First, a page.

Educational theories you must know. Communities of Practice. St.Emlyn’s.

Communities of practiceLave and Wenger proposed the idea of communities of practice in the 1990s. In essence a community of practice is a group of people who come together to share skills knowledge or abilities. They are different from formalised learning or professional groups as they typically grow organically through informal social interactions and groupings.

Many examples exist across healthcare and business with common themes that involvement in the group has benefits. CoPs are characterised by three elements. You may want to think about the #FOAMed community as a a CoP as you go through these features.

  • Mutual engagement. This is how the particpants relate to rach other, establish norms, and build mutually supportive relationships.
  • Joint enterprise. Through discussion and iteration the community establishes a shared understanding of common ground and understanding. The community develops a domain of practice.
  • Shared repetiore. The community builds it’s own set of resources and data. This is then shared to further the joint enterprise and the community.

It’s pretty clear to me why #FOAMed has been described as a community of practice.

As an educator it’s clear to see how a community of practice could aid learners, helping them to build their own learning and in promoting social constructivism through interaction and resource creation and testing. The problem is that they are generally organically grown and not designed. However, as an educator we can help create the circumstances where a community might be able to develop. Wenger identified 7 strategies to allow communities to flourish.

From Wenger, McDermott, Snyder. Cultivating Communities of Practice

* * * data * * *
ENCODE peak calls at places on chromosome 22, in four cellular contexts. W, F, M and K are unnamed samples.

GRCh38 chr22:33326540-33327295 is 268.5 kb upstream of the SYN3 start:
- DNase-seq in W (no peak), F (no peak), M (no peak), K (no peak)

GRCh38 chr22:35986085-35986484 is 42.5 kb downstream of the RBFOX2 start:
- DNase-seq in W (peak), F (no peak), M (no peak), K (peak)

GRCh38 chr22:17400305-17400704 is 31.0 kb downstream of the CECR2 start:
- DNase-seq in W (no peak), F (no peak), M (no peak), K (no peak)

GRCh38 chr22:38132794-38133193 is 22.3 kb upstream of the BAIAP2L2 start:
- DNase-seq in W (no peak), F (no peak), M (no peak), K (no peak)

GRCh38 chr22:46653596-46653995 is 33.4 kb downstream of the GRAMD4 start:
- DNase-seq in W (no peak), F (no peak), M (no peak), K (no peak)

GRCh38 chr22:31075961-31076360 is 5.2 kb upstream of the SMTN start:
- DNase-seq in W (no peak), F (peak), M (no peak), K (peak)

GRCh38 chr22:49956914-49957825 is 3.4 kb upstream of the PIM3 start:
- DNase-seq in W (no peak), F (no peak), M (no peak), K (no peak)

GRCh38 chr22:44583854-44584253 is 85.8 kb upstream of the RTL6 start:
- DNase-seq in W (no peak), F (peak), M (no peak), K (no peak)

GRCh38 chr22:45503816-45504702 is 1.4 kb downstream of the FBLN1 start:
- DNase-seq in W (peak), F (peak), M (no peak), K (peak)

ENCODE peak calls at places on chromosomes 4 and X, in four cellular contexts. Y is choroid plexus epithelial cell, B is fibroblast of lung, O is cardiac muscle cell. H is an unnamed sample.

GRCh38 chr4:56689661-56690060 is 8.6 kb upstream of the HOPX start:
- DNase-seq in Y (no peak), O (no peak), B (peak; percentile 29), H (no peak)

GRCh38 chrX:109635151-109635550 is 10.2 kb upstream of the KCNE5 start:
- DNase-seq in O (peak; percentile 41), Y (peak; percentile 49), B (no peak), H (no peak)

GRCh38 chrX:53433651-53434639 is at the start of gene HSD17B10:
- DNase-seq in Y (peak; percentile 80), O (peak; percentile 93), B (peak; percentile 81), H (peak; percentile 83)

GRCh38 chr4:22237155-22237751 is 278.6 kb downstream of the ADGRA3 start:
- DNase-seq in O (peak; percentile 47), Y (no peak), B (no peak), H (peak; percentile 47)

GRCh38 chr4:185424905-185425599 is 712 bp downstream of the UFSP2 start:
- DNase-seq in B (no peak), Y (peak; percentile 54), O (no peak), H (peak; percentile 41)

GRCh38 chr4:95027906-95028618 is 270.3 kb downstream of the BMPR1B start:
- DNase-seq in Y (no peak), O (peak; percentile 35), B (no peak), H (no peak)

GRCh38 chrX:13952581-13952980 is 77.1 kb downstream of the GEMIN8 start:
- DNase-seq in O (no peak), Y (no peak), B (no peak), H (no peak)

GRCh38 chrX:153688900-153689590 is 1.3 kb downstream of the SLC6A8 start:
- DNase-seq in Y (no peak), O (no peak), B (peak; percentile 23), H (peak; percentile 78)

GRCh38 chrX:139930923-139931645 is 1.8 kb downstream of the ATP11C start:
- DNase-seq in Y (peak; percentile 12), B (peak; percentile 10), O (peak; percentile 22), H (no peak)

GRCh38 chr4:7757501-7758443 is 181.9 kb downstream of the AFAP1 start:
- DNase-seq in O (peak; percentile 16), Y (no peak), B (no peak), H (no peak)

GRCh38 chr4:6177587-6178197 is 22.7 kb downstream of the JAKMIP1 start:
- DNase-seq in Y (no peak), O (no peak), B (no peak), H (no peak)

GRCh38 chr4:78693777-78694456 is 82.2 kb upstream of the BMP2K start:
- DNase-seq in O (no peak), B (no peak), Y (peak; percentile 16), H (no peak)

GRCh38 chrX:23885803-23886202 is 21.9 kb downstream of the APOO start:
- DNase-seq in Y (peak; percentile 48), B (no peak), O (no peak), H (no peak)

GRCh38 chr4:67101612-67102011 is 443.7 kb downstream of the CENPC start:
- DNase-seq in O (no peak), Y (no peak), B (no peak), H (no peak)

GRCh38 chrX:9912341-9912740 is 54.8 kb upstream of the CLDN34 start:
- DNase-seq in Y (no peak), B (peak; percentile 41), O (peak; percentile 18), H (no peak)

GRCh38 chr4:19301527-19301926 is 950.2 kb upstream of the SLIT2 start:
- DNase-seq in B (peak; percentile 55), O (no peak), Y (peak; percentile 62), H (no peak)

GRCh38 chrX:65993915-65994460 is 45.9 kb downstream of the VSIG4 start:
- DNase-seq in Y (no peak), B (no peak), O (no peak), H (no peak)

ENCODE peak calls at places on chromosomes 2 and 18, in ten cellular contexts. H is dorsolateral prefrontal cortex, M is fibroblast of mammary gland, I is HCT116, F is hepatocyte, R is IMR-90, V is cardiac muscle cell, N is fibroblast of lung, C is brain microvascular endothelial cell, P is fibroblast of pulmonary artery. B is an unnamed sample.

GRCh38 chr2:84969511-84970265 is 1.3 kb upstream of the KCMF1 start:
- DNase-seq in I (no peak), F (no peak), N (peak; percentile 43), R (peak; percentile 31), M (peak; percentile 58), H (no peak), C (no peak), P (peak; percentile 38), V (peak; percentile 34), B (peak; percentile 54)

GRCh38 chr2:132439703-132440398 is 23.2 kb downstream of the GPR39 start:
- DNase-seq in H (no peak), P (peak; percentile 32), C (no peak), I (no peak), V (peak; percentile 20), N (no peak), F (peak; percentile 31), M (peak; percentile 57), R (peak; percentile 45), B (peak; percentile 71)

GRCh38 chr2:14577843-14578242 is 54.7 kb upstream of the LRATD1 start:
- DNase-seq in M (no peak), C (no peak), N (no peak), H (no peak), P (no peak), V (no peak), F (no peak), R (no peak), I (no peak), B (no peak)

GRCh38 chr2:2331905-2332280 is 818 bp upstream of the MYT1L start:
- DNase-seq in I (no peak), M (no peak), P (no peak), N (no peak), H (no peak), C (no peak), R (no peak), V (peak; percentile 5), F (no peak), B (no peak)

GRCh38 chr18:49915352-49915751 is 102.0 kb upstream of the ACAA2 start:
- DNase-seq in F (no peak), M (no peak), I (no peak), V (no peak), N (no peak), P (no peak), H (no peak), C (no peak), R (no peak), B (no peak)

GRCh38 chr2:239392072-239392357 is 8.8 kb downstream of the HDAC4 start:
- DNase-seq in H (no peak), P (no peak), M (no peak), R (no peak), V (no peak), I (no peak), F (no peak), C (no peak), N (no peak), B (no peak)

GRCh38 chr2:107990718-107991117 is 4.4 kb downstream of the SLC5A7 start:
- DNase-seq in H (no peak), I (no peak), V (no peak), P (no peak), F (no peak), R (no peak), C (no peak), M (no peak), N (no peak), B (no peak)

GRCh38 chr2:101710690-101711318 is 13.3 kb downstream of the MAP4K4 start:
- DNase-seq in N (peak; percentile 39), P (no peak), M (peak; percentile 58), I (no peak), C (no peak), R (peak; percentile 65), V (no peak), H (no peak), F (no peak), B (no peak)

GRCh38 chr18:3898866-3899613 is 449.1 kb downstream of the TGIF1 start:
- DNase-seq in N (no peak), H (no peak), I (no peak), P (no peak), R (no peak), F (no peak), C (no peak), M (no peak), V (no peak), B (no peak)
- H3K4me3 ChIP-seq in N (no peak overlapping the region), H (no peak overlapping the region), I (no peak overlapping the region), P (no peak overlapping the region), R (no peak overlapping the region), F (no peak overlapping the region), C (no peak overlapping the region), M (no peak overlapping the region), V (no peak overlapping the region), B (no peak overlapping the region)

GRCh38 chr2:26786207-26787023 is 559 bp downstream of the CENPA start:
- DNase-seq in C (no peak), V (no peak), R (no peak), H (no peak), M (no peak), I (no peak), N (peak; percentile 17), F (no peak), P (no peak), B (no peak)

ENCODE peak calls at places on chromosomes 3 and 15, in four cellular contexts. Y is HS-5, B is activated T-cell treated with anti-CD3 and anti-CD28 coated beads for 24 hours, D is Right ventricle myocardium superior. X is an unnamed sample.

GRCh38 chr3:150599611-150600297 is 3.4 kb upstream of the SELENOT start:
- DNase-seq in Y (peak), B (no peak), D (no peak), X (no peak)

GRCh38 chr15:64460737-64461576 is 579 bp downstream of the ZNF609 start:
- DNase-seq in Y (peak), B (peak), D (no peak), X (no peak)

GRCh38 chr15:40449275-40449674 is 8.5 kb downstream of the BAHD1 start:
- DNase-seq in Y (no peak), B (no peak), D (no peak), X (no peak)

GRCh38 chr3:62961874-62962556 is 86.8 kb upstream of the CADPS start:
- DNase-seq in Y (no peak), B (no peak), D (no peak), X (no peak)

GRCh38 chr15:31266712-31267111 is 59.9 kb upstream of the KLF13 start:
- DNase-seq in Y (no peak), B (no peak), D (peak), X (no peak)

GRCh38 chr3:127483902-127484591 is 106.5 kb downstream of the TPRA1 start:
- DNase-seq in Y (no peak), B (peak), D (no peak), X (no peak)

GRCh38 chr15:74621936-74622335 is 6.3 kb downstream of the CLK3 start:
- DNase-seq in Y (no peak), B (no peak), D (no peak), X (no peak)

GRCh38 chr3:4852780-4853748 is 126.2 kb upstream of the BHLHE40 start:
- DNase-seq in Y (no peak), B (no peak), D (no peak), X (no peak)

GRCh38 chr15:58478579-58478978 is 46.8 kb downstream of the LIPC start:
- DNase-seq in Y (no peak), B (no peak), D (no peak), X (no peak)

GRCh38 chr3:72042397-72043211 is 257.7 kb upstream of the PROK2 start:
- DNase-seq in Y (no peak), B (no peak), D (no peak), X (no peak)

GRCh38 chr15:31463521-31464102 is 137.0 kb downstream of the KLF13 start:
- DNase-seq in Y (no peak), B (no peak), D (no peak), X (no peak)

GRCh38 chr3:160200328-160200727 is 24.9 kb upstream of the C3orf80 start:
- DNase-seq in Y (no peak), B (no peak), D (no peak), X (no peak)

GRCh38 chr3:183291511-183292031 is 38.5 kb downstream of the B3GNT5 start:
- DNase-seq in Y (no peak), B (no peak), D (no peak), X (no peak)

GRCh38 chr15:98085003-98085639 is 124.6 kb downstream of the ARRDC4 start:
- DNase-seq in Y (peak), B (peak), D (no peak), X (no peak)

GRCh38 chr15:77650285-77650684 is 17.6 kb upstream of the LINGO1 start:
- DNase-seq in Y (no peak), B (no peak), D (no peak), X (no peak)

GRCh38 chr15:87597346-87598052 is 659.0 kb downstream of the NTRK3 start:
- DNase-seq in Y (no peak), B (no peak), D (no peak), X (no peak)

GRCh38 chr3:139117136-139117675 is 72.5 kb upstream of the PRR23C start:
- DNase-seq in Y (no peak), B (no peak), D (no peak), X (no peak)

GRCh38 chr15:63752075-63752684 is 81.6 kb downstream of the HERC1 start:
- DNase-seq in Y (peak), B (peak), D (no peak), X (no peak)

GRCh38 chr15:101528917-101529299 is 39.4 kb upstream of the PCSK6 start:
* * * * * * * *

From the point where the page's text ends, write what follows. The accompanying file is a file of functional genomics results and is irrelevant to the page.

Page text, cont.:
1. Design for evolution: Don’t dictate how it will work but permit the technology and space to allow interactions to take place and develop.
  2. Open a dialogue between inside and outside perspectives: Allow interactions within and without the community and take external perspectives where possible.
  3. Invite different levels of participation: Ensure that the membership can develop and recognise that different members will take on different roles. Wenger describes core, active and peripheral groups within a CoP.
  4. Develop both public and private community spaces: Communities that allow open and closed discussions develop better (think direct messaging on twitter vs. public posting).
  5. Focus on value. Demonstrate how participation in the community is beneficial to participants.
  6. Combine familiarity and excitement: A combination of relatively routine/mundane issues combined with the unusual and bizarre engages participants.
  7. Create a rhythm for the community: A regular and relataively predictable flow of activity helps engagement and persistence of the community.

Why Communities of practice matter

Lave and Wenger’s ideas show how informal communities can be very powerful learning tools. Much tacit and informal knowledge is transferred through these networks and communities and they can be incredibly

Further reading

Wenger, Etienne; McDermott, Richard; Snyder, William M. (2002). Cultivating Communities of Practice (Hardcover). Harvard Business Press; 1 edition. ISBN 978-1-57851-330-7.

Jean Lave, Etienne Wenger and communities of practice. http://infed.org/mobi/jean-lave-etienne-wenger-and-communities-of-practice/

Community of practice on wikipedia. https://en.wikipedia.org/wiki/Community_of_practice

What are communities of practice. http://www2.warwick.ac.uk/fac/soc/wbs/conf/olkc/archive/oklc5/papers/e-4_cox.pdf

More in this series

  1. Maslow’s hierachy of learning needs.
  2. Constructivism and socio-constructivism
  3. Lave and Wenger’s communities of practice
  4. Spaced repetition
  5. Miller’s assessment pyramid
  6. Bloom’s taxonomy
  7. Mastery, improvement and deliberate practice
  8. Kolb’s learning cycle
  9. Lewis change model

Before you go please don’t forget to…

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